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The Faerie Queen Book II (Temperance) ¦ Edmund Spenser (1590)

Updated: Oct 30, 2022



When raging passion with fierce tyrannie

Robs reason of her due regalitie

And makes it seuant to her basest part:

The strong it weakens with infirmitie,

And with bold furie armes the weakest hart;

The strong through pleasure soonest falles, the weake through smart


But temperance (said he) with golden squire

Betwixt them both can measure out a meane,

Neither to melt in pleasures whot desire,

Nor fry in hartlesse grief and dolefull teene.

Thrise happie man, who fares them both atweene:

But sith this wretched woman ouercome

Of anguish, rather than of crime hath beene,

Reserue her cause to her eternall doome,

And in the meane vouchsafe her honorable toombe.


Spenser's second book in the Faerie Queen is a more straightforward morality tale than the that of the Redcross Knight and Lady Una in book 1. Here we follow Guyon, Knight of Temperance, on his way, with his faithful Palmer, to defeat a wicked enchantress named Acrasie in her Bower of Bliss.


The central plot of the story is less interesting to me than that of the first book. What makes the Knight of the Redcross a compelling character is his emotional journey. He begins the story with psychological scars from old battles; and then is captured, beaten down, tricked and humiliated, and loses his faith in God and life in pursuit of his quest. Through Una, he finds his way back to his faith and with that he can slay the dragon and marry Una. While Guyon does have a quest of his own, and while the story ends with his completing it, he is already developed as a character from the outset. Though he has small temptations and weaknesses, he is already the temperate knight at the start of the story, and so there is little in the way of psychological complexity ore development. Instead of conveying the moral of temperance through Guyon's development, the moral is shown by contrasting the already virtuous knight with other knights who lack it.


Another reason for the less satisfying story in this book is that it doesn't feel as complete as the others. Spenser is starting to introduce themes and characters that will recur later on, and while this did happen in book 1, he was careful to make sure that all had their part to play in the narrative. This poem does this less effectively, for example, with the introduction of one of its greatest characters, Belphoebe, but only for a single canto.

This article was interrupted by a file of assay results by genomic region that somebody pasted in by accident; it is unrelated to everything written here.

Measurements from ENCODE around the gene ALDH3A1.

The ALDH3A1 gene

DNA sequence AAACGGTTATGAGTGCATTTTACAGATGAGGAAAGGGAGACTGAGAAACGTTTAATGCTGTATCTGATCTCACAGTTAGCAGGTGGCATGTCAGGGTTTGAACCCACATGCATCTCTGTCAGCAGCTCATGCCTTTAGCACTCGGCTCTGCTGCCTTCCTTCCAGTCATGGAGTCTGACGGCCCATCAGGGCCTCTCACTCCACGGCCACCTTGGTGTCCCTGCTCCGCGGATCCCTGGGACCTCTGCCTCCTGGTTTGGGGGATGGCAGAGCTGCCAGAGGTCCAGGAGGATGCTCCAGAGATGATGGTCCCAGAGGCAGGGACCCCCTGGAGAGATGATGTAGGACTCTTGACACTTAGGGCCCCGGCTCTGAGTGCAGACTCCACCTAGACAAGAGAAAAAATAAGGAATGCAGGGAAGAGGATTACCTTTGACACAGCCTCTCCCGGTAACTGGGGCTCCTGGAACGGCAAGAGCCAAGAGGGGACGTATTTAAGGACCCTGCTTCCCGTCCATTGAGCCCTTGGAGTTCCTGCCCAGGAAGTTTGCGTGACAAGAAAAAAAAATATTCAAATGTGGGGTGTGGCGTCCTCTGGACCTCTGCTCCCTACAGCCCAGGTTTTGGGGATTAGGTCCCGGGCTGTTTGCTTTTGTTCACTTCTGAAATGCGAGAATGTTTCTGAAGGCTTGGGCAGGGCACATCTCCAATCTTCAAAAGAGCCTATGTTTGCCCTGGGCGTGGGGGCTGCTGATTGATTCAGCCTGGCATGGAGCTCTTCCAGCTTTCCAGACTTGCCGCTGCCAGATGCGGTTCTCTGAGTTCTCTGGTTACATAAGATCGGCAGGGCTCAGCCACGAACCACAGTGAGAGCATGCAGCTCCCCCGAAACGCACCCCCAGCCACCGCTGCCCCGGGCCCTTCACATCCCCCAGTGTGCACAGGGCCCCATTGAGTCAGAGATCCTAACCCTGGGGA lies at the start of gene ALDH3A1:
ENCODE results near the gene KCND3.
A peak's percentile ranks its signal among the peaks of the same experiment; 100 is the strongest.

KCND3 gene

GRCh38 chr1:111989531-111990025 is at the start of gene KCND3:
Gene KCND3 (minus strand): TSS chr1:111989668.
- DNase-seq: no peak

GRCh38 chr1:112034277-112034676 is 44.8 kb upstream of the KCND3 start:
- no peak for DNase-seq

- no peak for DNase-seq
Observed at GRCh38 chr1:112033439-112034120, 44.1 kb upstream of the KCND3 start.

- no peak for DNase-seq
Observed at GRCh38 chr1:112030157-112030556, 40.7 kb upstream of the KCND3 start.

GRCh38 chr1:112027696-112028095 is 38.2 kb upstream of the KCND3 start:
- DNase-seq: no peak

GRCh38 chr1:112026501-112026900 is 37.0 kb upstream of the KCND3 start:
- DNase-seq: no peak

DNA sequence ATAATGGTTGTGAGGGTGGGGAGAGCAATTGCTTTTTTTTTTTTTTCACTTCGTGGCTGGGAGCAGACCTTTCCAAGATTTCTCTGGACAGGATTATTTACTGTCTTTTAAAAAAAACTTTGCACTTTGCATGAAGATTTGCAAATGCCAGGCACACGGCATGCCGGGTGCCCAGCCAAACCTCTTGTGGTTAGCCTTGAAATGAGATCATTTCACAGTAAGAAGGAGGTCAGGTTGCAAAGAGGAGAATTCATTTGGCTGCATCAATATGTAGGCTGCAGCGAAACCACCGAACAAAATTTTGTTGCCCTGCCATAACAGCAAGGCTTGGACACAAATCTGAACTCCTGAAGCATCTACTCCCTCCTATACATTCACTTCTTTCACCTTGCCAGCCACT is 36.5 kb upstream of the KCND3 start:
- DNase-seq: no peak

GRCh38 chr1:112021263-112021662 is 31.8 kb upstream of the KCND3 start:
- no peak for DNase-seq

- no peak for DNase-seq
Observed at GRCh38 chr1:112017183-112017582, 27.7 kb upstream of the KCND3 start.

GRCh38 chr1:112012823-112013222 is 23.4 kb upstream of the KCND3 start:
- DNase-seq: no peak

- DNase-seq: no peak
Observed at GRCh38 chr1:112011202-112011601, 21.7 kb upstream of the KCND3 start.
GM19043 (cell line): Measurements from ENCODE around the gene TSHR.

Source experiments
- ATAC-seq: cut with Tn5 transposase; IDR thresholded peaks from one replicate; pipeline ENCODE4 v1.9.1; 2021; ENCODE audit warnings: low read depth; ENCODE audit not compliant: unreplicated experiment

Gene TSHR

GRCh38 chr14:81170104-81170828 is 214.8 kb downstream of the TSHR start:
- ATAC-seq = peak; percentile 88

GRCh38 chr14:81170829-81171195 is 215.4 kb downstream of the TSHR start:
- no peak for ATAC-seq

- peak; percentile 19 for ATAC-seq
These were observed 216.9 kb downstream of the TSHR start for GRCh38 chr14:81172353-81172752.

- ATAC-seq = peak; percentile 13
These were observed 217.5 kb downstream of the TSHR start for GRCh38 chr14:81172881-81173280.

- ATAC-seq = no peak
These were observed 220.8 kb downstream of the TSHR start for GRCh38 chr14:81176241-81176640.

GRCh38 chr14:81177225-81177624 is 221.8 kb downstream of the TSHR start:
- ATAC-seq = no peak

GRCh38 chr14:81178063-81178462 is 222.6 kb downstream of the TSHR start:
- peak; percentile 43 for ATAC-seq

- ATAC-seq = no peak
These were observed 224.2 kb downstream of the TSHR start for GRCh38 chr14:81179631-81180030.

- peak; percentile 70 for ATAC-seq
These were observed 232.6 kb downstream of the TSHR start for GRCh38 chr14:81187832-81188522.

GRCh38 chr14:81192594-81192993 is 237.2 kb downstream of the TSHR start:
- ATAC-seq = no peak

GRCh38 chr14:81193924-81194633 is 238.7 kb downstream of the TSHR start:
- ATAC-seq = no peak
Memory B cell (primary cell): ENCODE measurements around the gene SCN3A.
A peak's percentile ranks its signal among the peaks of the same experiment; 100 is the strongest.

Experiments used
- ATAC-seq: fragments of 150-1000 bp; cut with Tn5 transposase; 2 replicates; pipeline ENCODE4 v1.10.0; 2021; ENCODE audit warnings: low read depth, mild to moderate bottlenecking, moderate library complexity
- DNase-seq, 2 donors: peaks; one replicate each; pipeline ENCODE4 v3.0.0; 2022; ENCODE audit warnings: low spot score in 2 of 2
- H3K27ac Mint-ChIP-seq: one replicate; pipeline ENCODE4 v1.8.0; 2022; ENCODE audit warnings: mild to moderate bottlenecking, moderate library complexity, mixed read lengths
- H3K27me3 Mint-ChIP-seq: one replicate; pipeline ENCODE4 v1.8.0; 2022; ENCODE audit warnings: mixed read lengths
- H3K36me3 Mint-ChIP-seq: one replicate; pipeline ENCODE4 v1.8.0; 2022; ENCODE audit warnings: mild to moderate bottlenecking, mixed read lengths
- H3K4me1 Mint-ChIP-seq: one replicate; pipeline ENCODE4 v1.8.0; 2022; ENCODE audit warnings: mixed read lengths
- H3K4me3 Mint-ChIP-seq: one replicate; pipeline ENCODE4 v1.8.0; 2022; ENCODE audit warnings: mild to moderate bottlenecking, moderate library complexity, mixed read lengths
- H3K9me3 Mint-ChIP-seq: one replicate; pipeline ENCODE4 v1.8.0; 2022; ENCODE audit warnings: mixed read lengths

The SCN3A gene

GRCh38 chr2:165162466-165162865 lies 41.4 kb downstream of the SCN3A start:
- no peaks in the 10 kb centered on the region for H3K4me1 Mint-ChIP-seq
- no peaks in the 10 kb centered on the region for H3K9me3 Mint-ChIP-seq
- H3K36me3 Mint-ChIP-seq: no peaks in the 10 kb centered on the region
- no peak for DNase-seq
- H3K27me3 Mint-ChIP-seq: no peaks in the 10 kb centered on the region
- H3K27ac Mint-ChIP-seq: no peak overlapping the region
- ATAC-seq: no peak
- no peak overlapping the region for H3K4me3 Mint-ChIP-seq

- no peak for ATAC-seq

Still, despite her brief appearance, it is Belphoebe whose presence dominate this book of the poem. Spenser has already shown his ability to admire female beauty (inner and outer), in works like the Epithalamion, his ode to his second wife. Belphoebe gets a similar treatment here, with a full 12 stanzas dedicated to her beauty of her body and spirit.


Eft through the thicke they heard one rudely rush;

With noyse whereof he from his loftie steed

Downe fell to ground, and crept into a bush,

To hide his coward head from dying dreed.

But Trompart stoutly stayd to taken heed,

Of what might hap. Efstoone there stepped forth

A goodly Ladie clad in hunters wee,

That seemd to be a woman of great worth,

And by her stately portance, born of heauenly birth.


Belphobe's only scene is with two of the (many) loutish knights that dominate this book. Upon seeing a woman (gasp!), dressed in ivy, not to mention armed and alone in the dangerous woods, they attempt to persuade her that "The wood is fit for beasts, the court is fit for thee". I wonder if they recognise the irony of that line.


In any case, she claps back with the following speech, which reveals Spenser's ambigious feelings towards courtly life, which I noted in my discussion of his Prothalamion.


Who so in pompe of proud esrate (quoth she)

Does swim, and bathes himself in courtly bluis,

Does waste his dayes in darke obscuritiee,

And in obliuion euer buried is:

Where ease abounds, ty's eath to do amis;

But who his limbs with labours, and his mind

Beahaues with cares, cannot so easie mis.

Abroad in armes, at home in studious kind

Who seeks with painfull toile, shall honor soonest find.


Belphoebe sees through the self-importance and vanity of courtly life. She understands that it is nothing when compared to the power and importance of nature. And she seems to see the forest as a place of action and therefore moral, intellectual and physical development, while civilisation is a bedrock for indolence and obscurity. So, it is no surprise that, when the men turn their persuasion towards the romantic, culminating in a rape attempt, she beats them back with her javelin and vanishes for the rest of this book.


Outside of Belphoebe's appearance, I think this is one of the weaker books in the Faerie Queene. Guyon is a less interesting Knight, and the moral lessons are more apparent and constructed in a simpler way than in the first book. Still, the culmination of the book, as he travels through the Bower of Bliss towards Acrasie and confronts hundreds of visions of various kinds of temptation, reminds me a little of Dante. That said, because Guyon is already complete in his virtue, there is no real tension in these scenes, since there's no reason to think he won't always be able to resist them.

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